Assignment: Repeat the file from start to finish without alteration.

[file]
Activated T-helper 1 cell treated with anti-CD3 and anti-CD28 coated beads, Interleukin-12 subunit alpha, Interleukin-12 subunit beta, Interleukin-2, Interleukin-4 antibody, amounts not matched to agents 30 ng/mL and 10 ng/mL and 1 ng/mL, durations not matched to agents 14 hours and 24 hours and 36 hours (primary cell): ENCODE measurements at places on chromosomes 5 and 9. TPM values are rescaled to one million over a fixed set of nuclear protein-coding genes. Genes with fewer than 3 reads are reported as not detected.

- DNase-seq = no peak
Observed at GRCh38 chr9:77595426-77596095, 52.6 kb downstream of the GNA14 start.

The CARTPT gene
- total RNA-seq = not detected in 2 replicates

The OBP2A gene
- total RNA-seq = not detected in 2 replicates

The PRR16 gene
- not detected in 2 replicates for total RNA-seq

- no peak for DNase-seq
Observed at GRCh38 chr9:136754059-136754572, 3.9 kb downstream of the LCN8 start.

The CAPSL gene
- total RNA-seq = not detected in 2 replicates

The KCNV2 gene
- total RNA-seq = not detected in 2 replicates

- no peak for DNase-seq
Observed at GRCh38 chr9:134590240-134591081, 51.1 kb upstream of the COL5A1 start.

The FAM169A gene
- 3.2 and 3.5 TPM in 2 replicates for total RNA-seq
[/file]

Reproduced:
Activated T-helper 1 cell treated with anti-CD3 and anti-CD28 coated beads, Interleukin-12 subunit alpha, Interleukin-12 subunit beta, Interleukin-2, Interleukin-4 antibody, amounts not matched to agents 30 ng/mL and 10 ng/mL and 1 ng/mL, durations not matched to agents 14 hours and 24 hours and 36 hours (primary cell): ENCODE measurements at places on chromosomes 5 and 9. TPM values are rescaled to one million over a fixed set of nuclear protein-coding genes. Genes with fewer than 3 reads are reported as not detected.

- DNase-seq = no peak
Observed at GRCh38 chr9:77595426-77596095, 52.6 kb downstream of the GNA14 start.

The CARTPT gene
- total RNA-seq = not detected in 2 replicates

The OBP2A gene
- total RNA-seq = not detected in 2 replicates

The PRR16 gene
- not detected in 2 replicates for total RNA-seq

- no peak for DNase-seq
Observed at GRCh38 chr9:136754059-136754572, 3.9 kb downstream of the LCN8 start.

The CAPSL gene
- total RNA-seq = not detected in 2 replicates

The KCNV2 gene
- total RNA-seq = not detected in 2 replicates

- no peak for DNase-seq
Observed at GRCh38 chr9:134590240-134591081, 51.1 kb upstream of the COL5A1 start.

The FAM169A gene
- 3.2 and 3.5 TPM in 2 replicates for total RNA-seq